The centre does receive reports relating to material on Twitter but it's important to say these amount to a very small proportion of 1,000 reports a month relating to a wide range of online environments.
Twitter have removed illegal images and other content on our request.
We believe more can be done around the moderation of Twitter feeds and the strengthening of Twitter's reporting mechanisms.
It's important that all providers have in place robust and effective reporting mechanisms so that when illegal, offensive or inappropriate material is posted it is quickly removed and reported to law enforcement as necessary.
Section 5 of the Public Order Act 1986 is a menace to free speech and the right to protest. It has been repeatedly abused by over-zealous police and prosecutors, to variously arrest gay rights campaigners, Christian street
preachers, critics of Scientology and even students making jokes.
It is time section 5 was repealed, to allow freedom of expression without the threat of arrest. The opportunity for reform exists. The current Protection of Freedoms Bill could easily be amended.
Some MPs and Lords want to amend it. Alas, the Con-Dem government is hesitating, despite its professed commitment to restore many of civil liberties that were whittled away during the Blair-Brown era.
The High Court has ruled that the Justice Secretary's refusal to grant the BBC permission to have and to broadcast a face-to-face interview with terrorism suspect Babar Ahmad was unlawful.
The BBC and one of its home affairs correspondents, Dominic Casciani, had applied for permission to conduct the interview with Ahmad, who is currently detained at HMP Long Lartin, and is fighting extradition to the USA. The BBC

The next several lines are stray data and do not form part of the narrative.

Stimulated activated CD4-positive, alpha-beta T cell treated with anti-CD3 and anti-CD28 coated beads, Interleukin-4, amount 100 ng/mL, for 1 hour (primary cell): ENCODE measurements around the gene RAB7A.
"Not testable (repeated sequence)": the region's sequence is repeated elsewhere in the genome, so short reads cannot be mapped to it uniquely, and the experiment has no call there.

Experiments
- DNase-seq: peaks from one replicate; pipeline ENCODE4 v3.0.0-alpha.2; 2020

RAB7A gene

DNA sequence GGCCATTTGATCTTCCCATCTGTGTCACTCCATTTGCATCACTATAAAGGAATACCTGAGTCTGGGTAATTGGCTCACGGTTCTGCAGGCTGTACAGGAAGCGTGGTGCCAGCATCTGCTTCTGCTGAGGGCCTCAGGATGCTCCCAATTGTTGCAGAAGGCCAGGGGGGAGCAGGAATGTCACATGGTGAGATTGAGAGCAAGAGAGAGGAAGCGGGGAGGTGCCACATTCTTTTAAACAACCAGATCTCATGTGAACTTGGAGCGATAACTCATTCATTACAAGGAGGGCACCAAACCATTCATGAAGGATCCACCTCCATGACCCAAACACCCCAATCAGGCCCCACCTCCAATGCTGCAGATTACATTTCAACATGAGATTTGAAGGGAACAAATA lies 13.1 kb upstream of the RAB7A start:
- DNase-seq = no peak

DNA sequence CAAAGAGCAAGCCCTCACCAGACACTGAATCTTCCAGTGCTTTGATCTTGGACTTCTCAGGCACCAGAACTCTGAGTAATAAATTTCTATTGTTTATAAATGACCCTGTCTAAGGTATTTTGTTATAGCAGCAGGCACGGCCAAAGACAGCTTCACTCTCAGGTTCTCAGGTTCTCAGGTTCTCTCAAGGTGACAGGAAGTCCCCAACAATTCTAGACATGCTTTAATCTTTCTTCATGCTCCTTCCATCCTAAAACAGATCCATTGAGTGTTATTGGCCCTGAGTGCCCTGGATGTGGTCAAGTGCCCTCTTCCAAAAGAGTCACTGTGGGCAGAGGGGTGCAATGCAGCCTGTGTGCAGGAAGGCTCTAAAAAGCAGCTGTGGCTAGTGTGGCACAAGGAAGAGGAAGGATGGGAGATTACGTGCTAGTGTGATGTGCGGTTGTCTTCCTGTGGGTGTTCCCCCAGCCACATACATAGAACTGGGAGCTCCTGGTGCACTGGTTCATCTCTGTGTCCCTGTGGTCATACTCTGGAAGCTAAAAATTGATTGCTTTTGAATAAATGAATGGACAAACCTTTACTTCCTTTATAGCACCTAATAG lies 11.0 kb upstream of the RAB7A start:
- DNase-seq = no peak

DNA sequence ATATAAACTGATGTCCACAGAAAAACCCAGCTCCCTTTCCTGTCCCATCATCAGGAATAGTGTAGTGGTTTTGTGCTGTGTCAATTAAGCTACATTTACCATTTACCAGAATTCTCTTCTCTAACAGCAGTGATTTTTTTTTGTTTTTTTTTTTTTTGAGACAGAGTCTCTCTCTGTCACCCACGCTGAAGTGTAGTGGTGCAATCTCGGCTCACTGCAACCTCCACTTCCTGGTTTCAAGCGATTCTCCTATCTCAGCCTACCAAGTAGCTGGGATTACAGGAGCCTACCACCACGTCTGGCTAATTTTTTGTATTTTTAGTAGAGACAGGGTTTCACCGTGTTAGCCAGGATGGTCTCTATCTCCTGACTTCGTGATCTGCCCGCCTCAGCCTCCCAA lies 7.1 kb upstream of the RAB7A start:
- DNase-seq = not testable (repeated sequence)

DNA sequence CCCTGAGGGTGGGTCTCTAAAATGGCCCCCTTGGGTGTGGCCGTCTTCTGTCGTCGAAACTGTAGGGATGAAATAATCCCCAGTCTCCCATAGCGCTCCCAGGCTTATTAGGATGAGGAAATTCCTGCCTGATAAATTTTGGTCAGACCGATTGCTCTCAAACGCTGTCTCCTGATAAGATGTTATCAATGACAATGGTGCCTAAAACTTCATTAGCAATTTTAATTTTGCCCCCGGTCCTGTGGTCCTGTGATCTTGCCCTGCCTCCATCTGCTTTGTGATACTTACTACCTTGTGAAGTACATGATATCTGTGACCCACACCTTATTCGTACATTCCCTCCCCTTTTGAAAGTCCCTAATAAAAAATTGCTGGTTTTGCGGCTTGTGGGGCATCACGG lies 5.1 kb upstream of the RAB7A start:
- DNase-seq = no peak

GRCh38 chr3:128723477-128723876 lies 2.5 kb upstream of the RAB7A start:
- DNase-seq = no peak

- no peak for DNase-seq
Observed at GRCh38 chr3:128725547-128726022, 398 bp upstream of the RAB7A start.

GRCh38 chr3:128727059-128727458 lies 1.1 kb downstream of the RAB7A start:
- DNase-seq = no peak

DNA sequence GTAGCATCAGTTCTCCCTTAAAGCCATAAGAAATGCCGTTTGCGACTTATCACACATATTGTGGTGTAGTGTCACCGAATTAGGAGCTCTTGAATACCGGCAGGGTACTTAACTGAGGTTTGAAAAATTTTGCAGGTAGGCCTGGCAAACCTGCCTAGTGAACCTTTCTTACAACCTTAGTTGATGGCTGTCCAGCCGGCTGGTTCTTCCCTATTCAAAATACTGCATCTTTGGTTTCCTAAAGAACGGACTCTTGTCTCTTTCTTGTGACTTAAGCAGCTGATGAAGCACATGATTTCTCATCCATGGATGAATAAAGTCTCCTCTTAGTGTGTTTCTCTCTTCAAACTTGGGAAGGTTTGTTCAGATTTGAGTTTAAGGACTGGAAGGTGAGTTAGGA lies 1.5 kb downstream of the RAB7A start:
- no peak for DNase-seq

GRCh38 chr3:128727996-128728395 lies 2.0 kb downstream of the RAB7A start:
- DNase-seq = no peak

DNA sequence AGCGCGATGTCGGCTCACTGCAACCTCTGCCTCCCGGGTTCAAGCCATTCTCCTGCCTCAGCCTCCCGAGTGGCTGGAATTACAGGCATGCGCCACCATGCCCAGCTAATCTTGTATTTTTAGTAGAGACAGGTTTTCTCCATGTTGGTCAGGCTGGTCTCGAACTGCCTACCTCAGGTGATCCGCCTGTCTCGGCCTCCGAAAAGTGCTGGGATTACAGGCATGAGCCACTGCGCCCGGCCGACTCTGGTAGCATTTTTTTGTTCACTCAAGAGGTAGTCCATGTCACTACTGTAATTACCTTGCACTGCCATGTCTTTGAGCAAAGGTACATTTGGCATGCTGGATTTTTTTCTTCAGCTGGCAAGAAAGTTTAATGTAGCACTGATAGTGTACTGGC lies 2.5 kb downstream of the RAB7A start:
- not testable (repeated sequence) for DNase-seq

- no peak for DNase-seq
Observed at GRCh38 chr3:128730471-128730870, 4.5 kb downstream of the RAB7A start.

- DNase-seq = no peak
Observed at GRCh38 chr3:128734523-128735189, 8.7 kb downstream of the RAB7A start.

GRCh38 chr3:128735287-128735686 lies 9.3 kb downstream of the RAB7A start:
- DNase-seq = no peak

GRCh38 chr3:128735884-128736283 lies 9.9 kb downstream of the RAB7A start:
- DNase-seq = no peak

also wished to broadcast the interview. The Justice Secretary refused the permission, which refusal the BBC challenged in a judicial review claim.
Ahmad, a British Muslim, was first arrested in 2003 but released without charge after six days. In July 2004, the Crown Prosecution Service concluded that there was insufficient evidence to provide a realistic prospect of a
conviction again him in the UK under the Terrorism Act 2000. However, he was arrested again in August 2004 following a request by the US for his extradition. The Home Secretary made an extradition order in 2005, which was followed
by long running legal proceedings in the domestic courts and in Strasbourg.
In the meantime Ahmad has remained in detention for over seven years without charge or trial.
It's a very worrying question, with an extremely worrying answer coming from some members of the police force and even more so from Police Community Support Officers. Having several friends in the police, I know for a fact that
nowhere in their training does it state that officers should censor this country's free press.
As long as members of the press aren't breaking police cordons, or on private property after being asked to leave, the police (and I include PCSOs in this) have no power, nor rights to interfere with a photographer going about
doing their job of gathering news. In fact, our country goes to war to help people being oppressed by various regimes, yet we find on occasion that we are being oppressed much closer to home, not by fundamentalists or dictators,
but by our own police services up and down the county.
Sadly the court case at the Old Bailey, where two of the racist murderers of Stephen Lawrence were finally jailed, illustrated just how ill-informed some members of the police and PCSOs are. Just what is the motivation to stop a